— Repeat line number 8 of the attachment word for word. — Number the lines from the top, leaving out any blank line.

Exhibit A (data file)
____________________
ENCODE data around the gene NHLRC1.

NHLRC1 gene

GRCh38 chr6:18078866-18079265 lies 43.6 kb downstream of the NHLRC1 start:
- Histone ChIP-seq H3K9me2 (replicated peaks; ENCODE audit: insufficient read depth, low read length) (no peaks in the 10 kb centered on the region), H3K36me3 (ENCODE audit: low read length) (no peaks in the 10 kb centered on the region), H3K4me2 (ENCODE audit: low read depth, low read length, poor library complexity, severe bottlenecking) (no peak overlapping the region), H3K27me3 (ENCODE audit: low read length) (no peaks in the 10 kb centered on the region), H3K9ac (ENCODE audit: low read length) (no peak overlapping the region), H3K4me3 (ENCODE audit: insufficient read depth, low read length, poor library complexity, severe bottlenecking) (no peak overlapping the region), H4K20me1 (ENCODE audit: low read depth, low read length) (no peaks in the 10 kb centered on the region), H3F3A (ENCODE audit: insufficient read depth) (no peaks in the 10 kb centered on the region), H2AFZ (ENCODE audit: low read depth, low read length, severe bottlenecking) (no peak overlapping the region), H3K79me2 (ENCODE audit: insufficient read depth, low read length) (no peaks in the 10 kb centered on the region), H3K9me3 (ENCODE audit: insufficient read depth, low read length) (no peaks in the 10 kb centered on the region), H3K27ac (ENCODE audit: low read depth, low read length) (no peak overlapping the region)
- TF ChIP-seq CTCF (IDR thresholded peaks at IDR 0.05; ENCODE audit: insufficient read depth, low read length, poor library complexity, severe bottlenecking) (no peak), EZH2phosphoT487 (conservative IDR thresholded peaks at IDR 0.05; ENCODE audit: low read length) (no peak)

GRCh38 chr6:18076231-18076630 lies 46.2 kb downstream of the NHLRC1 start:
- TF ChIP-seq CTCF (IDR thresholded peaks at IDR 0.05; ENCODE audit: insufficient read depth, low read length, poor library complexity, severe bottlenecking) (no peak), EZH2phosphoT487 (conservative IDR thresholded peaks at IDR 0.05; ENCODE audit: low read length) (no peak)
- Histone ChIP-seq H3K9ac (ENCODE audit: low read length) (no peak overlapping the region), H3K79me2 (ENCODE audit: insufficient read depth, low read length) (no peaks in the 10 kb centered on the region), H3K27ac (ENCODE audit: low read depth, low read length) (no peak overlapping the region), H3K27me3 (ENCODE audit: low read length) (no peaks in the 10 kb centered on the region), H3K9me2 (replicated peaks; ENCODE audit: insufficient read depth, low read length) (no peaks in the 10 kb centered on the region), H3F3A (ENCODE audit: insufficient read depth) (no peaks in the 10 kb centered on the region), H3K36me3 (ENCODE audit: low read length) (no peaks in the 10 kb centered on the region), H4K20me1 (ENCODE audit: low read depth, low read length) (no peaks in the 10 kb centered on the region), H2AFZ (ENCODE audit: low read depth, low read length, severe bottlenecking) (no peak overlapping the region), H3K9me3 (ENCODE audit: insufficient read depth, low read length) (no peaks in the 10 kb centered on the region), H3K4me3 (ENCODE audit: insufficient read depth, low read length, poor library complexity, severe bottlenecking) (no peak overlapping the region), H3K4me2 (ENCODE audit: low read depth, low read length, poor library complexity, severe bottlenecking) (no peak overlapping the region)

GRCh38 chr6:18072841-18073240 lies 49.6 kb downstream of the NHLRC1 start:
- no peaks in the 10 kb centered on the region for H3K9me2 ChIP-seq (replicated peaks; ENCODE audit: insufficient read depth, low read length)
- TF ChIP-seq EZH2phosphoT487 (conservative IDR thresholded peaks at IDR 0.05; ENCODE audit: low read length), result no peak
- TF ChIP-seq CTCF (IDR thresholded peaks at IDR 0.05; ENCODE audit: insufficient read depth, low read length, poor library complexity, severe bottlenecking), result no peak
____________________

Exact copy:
- Histone ChIP-seq H3K9ac (ENCODE audit: low read length) (no peak overlapping the region), H3K79me2 (ENCODE audit: insufficient read depth, low read length) (no peaks in the 10 kb centered on the region), H3K27ac (ENCODE audit: low read depth, low read length) (no peak overlapping the region), H3K27me3 (ENCODE audit: low read length) (no peaks in the 10 kb centered on the region), H3K9me2 (replicated peaks; ENCODE audit: insufficient read depth, low read length) (no peaks in the 10 kb centered on the region), H3F3A (ENCODE audit: insufficient read depth) (no peaks in the 10 kb centered on the region), H3K36me3 (ENCODE audit: low read length) (no peaks in the 10 kb centered on the region), H4K20me1 (ENCODE audit: low read depth, low read length) (no peaks in the 10 kb centered on the region), H2AFZ (ENCODE audit: low read depth, low read length, severe bottlenecking) (no peak overlapping the region), H3K9me3 (ENCODE audit: insufficient read depth, low read length) (no peaks in the 10 kb centered on the region), H3K4me3 (ENCODE audit: insufficient read depth, low read length, poor library complexity, severe bottlenecking) (no peak overlapping the region), H3K4me2 (ENCODE audit: low read depth, low read length, poor library complexity, severe bottlenecking) (no peak overlapping the region)